______________________________________COMPOSITION OF TITANIUM SAND HUMATEElemental Composition Composition, Wt. %(Dry Basis) (%) "As Is" Ash AshC H O N S Moisture ("As Is") (Dry Basis)______________________________________36.7 2.3 23.7 0.6 0.3 9.8 30.9 34.3______________________________________Functional Group Contents(Dry Basis) meq/g* Ratios, Wt./Wt, (Dry Basis)Total Acidity Carboxylic Acid C:H C:O______________________________________6.0 2.1 16.0:1 1.5:1______________________________________Metal Contents (Dry Basis) (%)AL Ti Fe Ca______________________________________6 1 1 0.1______________________________________ *Methods for the functional group analysis may be found in M. Schitzer an S. U. Khan, "Humic Substances in the Environment," Marcel Dekker, Inc., New York, New York 1972, pp. 39-41. The barium hydroxide method for total acidity and calcium acetate method for carboxylic acid groups described in the citation were used.
A quantity of titanium sand deposits was provided, from its Florida geological formation at Trail Ridge, Fla.
The humate was separated from the ilmenite deposits in a manner similar to that used in Preparation 1, supra. The following Table shows the elemental composition and metal content of the humate composition separated from the Trail Ridge deposit.
TABLE______________________________________Element Composition (%)______________________________________C 45.21H 3.25O 23.75S 0.30ash 23.99Ti 0.61Zr 0.014Al 5.34Fe 0.46Ca 0.007C/O ratio 1.9:1.0C/H ratio 13.9:1.0______________________________________
It will be appreciated that the above analysis for humates associated with titanium ore deposits is for specific materials and the compositional make-up may vary somewhat for different materials within the same ore body. In general the preferred humate compositions employed in the method of the invention have compositional make-ups which provide a carbon to hydrogen ratio (weight to weight) of from 9.5-17.5:1.0; a carbon to oxygen ratio of 1.0-2.3:1.0; and aluminum content of 2.8 to 8.4 percent by weight, a titanium content of 0.5 to 3.5 percent by weight and calcium content of less than 0.5 percent by weight.
It will also be appreciated from the above that the humate associated with titanium mineral deposits bears some resemblance in compositional make-up to leonardite, a humate substance. A commercially available leonardite has the following composition:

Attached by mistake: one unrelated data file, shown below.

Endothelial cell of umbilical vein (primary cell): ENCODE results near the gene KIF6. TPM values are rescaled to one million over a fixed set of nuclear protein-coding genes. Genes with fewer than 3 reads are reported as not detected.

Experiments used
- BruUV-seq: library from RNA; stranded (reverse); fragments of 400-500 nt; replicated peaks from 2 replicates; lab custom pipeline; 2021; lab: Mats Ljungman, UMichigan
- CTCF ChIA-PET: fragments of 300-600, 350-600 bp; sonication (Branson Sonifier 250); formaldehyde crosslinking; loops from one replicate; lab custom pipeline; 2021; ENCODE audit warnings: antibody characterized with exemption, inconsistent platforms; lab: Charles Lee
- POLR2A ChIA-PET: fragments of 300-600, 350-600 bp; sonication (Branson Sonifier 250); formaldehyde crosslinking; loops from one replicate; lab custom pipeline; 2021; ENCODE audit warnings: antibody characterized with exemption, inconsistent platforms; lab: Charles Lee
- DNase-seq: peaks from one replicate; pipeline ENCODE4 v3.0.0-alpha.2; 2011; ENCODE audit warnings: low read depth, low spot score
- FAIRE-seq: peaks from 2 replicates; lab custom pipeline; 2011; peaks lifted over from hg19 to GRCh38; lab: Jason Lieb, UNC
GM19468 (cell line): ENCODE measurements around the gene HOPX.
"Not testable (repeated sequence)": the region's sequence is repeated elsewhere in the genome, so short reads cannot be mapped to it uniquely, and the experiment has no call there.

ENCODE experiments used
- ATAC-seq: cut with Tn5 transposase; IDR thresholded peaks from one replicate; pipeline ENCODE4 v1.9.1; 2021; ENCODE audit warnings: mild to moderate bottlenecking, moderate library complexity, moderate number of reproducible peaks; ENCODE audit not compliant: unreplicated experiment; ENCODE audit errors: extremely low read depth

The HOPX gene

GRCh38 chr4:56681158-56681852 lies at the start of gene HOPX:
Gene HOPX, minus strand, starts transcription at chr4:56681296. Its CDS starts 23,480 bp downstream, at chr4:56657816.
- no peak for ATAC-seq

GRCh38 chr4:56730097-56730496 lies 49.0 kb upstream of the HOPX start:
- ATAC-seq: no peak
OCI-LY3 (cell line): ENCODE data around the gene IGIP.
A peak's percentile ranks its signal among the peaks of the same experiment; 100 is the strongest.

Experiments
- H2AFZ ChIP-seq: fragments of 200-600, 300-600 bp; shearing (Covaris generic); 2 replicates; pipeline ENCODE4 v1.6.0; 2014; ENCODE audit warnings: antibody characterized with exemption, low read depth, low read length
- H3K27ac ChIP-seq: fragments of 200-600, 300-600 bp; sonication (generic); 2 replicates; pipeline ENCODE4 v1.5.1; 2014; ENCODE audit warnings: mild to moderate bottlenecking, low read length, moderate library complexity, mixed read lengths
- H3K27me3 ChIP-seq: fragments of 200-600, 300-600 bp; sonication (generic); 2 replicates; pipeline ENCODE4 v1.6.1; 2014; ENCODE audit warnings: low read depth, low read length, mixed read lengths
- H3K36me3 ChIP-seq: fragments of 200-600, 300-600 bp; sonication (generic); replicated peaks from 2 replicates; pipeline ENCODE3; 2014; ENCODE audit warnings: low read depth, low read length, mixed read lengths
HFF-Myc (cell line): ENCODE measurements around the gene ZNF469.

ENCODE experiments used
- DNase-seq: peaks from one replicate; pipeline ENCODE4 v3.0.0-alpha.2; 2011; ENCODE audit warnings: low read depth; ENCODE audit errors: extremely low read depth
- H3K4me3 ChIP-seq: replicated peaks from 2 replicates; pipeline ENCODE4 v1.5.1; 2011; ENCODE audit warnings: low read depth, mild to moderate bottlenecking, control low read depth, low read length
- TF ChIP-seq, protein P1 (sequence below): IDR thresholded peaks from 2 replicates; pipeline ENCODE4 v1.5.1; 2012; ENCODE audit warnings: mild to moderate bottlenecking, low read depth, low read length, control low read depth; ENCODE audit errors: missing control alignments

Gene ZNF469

______________________________________COMPOSITION OF A LEONARDITEElemental Composition Composition, Wt. %(Dry Basis) (%) "As Is" Ash AshC H O S Moisture ("As Is") (Dry Basis)______________________________________50.61 2.80 19.83 1.15 15.50 16.87 19.96______________________________________Functional Group Contents (Dry Basis) meq/g* Ratios, Wt./Wt,Total Acidity Carboxylic Acid C:H C:O______________________________________5.3 1.8 18.1:1 2.6:1______________________________________Metal Contents (Dry Basis) (%)AL Ti Fe Ca______________________________________0.8 0.06 1.1 2.4______________________________________
The commercially available Leonardite may be ammoniated by the method described in U.S. Pat. No. 3,111,404 to provide a preferred humate for use in the method of the invention.
The humate materials of Preparations 1 and 2, described above and the commercially available leonardite may be used in the method and the compositions of the invention as is or after separation of its ash content. The humate-water dispersion is not like the formulations for letterpress newspaper inks. Letterpress newspaper inks generally consist of 12% carbon/black dispersed in 88% mineral oil. This carbon black mineral oil dispersion is by definition a printing ink, although it does not contain a resinous binder to bind the pigment particles into the system. Unlike the known letterpress newspaper inks, the humate-water dispersion of the present invention is an aqueous composition which is functionally equivalent to the previously known carbon black/mineral oil formulation.